Effects of Infidelity on Divorce in New Jersey
It was not long ago that spouses who wished to part in the State of New Jersey had to go through a “fault” divorce. It means they were required to claim in the court that the misconduct of the other spouse was the reason for their marriage breakdown. Adultery or Infidelity was frequently shown as a reason for the fault. Courts in the state regarded proof of infidelity while awarding Alimony.
However, things are no longer the same today. Most of the spouses today who want to divorce opt for a “no-fault” ground. When the fault is kept out of the scene, couples can avoid great conflict and bitterness, which pop up if they wash their dirty linen in the court.
One of the most common “no-fault” reasons for divorce shown in the New Jersey courts is “irreconcilable difference”. It is just a way of mentioning that the couples are unable to get along.
It is also possible for the couples in New Jersey to opt for “separation” as a no-fault ground for their divorce. However, this reason requires that the spouses should be separated for a minimum of 18 continuous months prior to filing for their divorce in the state.
Infidelity and Alimony in New Jersey
When a spouse commits an act of adultery, it can affect his/her chances of getting the alimony while getting divorced. Alimony awards can get affected though only when the behavior had a negative consequence on the economic situation of the couple i.e. when a souse spent quite a large amount of marital assets for purchasing gifts for his/her lover. It can also get affected if the misconduct was so severe that a normal person would get repelled from the notion of an innocent spouse being compelled to support the infidel spouse.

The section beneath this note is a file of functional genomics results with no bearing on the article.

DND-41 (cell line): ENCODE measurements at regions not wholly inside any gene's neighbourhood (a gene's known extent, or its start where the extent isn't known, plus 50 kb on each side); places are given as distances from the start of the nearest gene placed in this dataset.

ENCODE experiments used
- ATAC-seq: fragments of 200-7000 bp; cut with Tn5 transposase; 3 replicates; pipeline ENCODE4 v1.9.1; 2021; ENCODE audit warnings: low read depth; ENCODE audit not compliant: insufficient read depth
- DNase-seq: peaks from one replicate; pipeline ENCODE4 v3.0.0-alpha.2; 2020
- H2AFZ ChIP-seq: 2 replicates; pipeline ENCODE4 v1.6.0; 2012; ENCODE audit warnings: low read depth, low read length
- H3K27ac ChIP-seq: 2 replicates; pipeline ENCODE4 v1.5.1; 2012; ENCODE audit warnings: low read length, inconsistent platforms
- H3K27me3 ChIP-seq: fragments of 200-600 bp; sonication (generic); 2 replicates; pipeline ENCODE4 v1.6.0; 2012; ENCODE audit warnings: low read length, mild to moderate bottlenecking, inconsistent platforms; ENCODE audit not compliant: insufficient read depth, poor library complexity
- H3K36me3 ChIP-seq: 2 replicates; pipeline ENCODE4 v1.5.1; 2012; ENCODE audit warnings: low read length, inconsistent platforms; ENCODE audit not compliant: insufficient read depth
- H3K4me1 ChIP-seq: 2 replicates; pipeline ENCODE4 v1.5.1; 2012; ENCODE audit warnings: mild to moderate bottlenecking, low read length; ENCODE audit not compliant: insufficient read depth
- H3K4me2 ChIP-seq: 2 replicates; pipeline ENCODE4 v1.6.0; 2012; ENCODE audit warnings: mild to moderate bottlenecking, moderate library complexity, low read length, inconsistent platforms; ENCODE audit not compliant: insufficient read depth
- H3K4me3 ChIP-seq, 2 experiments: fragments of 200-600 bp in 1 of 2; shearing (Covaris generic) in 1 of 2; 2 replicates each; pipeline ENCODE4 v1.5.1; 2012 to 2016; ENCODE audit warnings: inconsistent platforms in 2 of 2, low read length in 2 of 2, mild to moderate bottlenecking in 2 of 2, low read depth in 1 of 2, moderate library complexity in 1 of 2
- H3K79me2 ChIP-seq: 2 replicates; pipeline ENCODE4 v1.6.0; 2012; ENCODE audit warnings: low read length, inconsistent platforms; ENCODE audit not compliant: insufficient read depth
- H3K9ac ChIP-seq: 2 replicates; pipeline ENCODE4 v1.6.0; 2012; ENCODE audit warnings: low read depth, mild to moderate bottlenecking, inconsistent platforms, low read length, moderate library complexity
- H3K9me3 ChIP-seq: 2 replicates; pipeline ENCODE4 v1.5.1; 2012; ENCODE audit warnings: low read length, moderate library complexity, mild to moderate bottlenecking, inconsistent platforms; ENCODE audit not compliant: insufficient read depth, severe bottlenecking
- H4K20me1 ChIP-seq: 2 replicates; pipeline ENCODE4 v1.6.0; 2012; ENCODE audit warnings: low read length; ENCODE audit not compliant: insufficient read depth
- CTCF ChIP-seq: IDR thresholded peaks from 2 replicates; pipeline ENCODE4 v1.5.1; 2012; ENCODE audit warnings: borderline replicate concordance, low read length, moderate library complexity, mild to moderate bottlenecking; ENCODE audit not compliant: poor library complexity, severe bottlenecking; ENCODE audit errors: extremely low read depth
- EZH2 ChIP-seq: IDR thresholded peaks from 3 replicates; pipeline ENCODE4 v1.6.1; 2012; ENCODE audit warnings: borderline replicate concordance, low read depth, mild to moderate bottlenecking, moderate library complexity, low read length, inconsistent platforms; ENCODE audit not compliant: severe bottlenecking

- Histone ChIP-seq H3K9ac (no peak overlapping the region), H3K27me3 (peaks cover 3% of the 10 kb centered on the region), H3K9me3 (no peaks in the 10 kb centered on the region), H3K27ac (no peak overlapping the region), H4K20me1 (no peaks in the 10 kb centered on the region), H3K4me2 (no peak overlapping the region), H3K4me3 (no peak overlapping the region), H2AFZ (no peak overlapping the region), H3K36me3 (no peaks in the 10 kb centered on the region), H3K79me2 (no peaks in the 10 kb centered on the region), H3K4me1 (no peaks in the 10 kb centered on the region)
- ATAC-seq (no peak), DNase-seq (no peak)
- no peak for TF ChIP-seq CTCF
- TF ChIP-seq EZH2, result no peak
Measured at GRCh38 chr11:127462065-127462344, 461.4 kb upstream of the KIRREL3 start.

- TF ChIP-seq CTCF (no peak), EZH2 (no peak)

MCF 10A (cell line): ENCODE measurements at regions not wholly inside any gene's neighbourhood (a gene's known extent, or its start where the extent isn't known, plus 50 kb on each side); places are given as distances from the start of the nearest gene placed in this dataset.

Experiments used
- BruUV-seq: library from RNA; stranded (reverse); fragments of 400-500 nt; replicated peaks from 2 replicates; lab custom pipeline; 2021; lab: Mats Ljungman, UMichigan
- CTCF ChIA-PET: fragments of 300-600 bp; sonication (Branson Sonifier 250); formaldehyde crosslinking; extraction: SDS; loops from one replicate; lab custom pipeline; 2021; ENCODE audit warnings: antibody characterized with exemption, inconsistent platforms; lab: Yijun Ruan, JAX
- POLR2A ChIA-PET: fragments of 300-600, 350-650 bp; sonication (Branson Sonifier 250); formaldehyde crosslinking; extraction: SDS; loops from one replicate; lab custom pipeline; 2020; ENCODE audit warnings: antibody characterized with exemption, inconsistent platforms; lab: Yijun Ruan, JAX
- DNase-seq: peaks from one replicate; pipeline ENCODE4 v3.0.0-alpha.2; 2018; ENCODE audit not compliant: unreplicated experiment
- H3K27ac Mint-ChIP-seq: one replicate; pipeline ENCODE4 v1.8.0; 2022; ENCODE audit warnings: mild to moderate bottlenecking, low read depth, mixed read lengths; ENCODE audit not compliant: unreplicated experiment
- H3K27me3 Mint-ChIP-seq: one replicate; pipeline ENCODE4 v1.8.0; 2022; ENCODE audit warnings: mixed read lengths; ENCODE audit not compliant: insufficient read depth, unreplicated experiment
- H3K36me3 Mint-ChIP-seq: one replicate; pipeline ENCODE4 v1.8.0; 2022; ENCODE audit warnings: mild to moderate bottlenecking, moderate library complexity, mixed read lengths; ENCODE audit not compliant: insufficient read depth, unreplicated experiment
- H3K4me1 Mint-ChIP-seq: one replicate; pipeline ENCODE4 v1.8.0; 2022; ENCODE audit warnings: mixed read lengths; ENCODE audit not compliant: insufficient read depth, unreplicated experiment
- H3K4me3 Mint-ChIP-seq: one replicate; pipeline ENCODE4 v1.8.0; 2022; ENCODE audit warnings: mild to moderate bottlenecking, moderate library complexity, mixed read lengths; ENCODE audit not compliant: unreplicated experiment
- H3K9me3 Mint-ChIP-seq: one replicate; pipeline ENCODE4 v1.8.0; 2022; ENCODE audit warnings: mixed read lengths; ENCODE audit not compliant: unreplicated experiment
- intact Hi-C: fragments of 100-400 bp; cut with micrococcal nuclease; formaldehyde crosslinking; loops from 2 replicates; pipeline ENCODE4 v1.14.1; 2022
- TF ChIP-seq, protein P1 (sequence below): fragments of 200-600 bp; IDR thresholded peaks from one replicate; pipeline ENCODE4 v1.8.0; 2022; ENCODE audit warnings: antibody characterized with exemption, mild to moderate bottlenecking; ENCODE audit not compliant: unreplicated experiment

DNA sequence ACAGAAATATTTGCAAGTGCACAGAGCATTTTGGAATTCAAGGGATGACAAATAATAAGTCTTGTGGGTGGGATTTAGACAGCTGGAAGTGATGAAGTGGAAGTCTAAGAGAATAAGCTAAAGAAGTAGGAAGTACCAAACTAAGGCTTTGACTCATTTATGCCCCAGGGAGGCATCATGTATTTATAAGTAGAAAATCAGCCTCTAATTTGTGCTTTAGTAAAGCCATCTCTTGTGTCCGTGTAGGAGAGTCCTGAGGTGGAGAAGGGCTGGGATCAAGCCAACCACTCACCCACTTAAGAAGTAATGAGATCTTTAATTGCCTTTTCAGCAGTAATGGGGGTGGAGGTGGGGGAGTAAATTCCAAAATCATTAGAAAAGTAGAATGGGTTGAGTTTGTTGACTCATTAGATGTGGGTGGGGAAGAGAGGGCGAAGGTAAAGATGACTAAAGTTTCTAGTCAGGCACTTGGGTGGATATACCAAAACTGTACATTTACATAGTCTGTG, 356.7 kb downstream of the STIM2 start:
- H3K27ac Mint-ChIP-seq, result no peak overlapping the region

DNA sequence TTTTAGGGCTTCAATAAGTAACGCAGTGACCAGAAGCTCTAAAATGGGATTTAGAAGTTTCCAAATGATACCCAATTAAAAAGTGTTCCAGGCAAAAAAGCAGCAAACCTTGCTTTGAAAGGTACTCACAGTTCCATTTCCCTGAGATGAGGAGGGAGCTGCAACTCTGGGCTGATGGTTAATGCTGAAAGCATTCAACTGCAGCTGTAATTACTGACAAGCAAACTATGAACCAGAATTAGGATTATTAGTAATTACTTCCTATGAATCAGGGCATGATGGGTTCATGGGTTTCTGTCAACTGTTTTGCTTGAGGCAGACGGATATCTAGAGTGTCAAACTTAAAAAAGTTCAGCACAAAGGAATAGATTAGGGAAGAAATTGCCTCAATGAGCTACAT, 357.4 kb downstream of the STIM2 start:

While a majority of people may feel that adultery is a distasteful act, it does not necessarily mean that alimony will be barred automatically. Rather, such behavior is treated as only one of the additional factors of bad behavior.
As such, when one of the spouses spends plenty of money to support his/her lover, the adultery by itself would not have an impact on alimony. Rather, what would matter more is that the savings of the married couple disappeared due to such an act.
Infidelity and Property Division in New Jersey
Usually, a judge while separating marital property in a divorce case in New Jersey will not regard infidelity while determining who will be awarded what. However, there are some rare cases when infidelity could affect the equitable property distribution in an indirect manner.
A court may take into account wastage of assets and so when one spouse has spent a large chunk of marital funds on his/her adulterous relationship, it could an effect on the way the court distributes assets between these two spouses while they get divorced. So, an innocent spouse can be awarded greater amount of marital assets as compared to the spouse who has been cheating to compensate for the misused wealth.
Infidelity and Child Custody in New Jersey
In New Jersey, infidelity will not have an impact on a custody-related decision. The exception to this is when the cheating spouse exposes the kids to somebody who could be dangerous or one who could affect them in a negative manner. For instance, when a parent permits a sex offender or an alcoholic person to spend some time in the house, it could have a negative impact on the visitation or custody rights of that parent. It is irrespective of the actual nature of the relationship the kids have with an objectionable individual.
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